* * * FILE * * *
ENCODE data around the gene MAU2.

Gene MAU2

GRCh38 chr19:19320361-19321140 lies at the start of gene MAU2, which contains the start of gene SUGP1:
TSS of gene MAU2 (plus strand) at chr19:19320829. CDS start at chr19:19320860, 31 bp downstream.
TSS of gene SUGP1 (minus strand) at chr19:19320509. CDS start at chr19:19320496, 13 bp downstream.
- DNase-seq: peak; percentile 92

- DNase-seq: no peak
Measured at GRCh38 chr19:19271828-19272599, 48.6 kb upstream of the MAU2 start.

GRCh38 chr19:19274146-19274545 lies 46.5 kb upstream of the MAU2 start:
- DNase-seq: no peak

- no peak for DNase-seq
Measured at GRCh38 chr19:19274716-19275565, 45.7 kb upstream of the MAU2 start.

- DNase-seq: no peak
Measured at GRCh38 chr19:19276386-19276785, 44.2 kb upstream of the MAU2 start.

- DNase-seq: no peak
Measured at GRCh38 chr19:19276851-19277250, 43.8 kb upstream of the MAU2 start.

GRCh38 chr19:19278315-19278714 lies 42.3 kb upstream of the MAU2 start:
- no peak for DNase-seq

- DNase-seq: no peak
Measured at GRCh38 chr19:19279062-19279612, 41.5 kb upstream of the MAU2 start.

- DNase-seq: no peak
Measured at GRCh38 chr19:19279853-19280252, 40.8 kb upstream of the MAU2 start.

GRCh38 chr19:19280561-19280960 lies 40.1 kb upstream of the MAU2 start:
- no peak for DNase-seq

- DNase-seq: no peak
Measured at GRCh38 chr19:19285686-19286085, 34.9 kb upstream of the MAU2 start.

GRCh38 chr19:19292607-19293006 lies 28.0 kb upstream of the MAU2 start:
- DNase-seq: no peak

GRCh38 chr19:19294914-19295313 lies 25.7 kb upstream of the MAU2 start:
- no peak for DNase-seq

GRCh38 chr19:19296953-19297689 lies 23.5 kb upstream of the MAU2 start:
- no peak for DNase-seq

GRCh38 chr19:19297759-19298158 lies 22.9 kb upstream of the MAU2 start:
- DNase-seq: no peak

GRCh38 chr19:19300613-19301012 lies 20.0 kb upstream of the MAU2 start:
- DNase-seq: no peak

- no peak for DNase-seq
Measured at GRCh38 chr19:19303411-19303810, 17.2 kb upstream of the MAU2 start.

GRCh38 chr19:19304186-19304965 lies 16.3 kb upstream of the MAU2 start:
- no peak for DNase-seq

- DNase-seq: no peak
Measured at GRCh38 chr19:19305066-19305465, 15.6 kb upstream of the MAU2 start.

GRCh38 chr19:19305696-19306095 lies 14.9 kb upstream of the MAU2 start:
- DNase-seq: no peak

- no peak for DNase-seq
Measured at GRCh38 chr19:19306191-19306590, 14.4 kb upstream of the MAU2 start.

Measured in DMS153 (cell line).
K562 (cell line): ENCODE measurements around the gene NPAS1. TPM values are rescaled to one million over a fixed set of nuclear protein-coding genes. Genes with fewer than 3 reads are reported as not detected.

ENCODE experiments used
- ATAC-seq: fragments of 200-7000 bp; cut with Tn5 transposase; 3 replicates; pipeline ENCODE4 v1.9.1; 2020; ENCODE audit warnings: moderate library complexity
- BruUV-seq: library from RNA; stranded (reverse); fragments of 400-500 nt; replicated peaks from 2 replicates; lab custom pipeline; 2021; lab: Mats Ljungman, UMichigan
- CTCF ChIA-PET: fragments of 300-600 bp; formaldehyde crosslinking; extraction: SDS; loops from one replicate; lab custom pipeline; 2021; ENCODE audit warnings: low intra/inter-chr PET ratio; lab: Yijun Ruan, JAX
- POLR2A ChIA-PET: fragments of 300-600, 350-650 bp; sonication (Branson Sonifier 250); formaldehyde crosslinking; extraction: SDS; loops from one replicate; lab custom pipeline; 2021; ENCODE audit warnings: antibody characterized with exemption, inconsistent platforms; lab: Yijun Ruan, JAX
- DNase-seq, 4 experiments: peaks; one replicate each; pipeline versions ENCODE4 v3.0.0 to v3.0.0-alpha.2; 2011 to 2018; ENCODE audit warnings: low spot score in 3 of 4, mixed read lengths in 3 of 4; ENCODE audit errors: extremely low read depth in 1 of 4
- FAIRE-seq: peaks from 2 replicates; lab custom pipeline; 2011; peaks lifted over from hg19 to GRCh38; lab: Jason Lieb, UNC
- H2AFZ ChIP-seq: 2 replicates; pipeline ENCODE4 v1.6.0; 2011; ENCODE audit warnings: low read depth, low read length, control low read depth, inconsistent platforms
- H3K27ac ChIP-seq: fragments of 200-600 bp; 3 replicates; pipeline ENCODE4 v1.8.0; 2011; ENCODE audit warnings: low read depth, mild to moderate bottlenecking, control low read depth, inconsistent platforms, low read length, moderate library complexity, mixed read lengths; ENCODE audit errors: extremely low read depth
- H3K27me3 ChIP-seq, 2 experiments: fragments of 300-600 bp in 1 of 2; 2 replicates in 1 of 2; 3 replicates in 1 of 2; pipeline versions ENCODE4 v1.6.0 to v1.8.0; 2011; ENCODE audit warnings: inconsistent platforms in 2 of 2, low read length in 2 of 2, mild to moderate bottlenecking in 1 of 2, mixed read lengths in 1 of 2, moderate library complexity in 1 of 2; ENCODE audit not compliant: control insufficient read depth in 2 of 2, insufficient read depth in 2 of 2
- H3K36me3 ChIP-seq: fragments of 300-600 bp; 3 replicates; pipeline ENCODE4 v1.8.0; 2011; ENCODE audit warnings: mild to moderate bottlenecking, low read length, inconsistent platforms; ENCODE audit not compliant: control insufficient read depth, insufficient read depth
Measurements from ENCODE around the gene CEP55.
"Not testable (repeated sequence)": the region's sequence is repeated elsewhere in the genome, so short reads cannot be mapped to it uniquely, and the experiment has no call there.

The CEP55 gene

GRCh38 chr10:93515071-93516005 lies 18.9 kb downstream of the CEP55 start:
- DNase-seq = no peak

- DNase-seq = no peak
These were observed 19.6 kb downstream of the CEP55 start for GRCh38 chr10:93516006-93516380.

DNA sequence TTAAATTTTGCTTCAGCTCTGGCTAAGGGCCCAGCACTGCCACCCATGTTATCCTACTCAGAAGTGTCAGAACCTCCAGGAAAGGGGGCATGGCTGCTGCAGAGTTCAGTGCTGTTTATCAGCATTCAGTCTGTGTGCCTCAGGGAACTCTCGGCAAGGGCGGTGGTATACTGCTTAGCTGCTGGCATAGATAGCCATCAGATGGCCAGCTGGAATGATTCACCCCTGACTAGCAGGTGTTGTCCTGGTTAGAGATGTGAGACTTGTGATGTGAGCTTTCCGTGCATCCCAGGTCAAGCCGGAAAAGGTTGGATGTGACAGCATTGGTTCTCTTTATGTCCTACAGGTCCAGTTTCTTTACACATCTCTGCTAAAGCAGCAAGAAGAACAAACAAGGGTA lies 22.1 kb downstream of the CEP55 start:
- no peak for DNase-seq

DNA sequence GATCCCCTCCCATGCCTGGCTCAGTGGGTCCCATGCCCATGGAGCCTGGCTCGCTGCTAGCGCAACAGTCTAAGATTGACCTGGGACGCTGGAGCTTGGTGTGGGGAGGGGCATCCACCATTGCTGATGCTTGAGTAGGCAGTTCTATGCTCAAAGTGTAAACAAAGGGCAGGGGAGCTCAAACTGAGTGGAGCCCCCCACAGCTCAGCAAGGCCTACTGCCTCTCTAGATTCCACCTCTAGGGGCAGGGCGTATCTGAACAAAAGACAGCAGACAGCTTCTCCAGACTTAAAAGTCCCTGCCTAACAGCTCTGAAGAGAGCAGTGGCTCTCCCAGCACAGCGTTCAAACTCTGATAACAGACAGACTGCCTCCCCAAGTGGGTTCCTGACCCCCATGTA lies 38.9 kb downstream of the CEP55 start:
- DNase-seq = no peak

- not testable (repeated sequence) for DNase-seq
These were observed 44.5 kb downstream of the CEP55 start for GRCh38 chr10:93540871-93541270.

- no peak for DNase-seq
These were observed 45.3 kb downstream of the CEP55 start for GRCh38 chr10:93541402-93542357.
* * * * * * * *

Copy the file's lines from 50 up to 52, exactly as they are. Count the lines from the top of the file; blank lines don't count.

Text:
- ATAC-seq: fragments of 200-7000 bp; cut with Tn5 transposase; 3 replicates; pipeline ENCODE4 v1.9.1; 2020; ENCODE audit warnings: moderate library complexity
- BruUV-seq: library from RNA; stranded (reverse); fragments of 400-500 nt; replicated peaks from 2 replicates; lab custom pipeline; 2021; lab: Mats Ljungman, UMichigan
- CTCF ChIA-PET: fragments of 300-600 bp; formaldehyde crosslinking; extraction: SDS; loops from one replicate; lab custom pipeline; 2021; ENCODE audit warnings: low intra/inter-chr PET ratio; lab: Yijun Ruan, JAX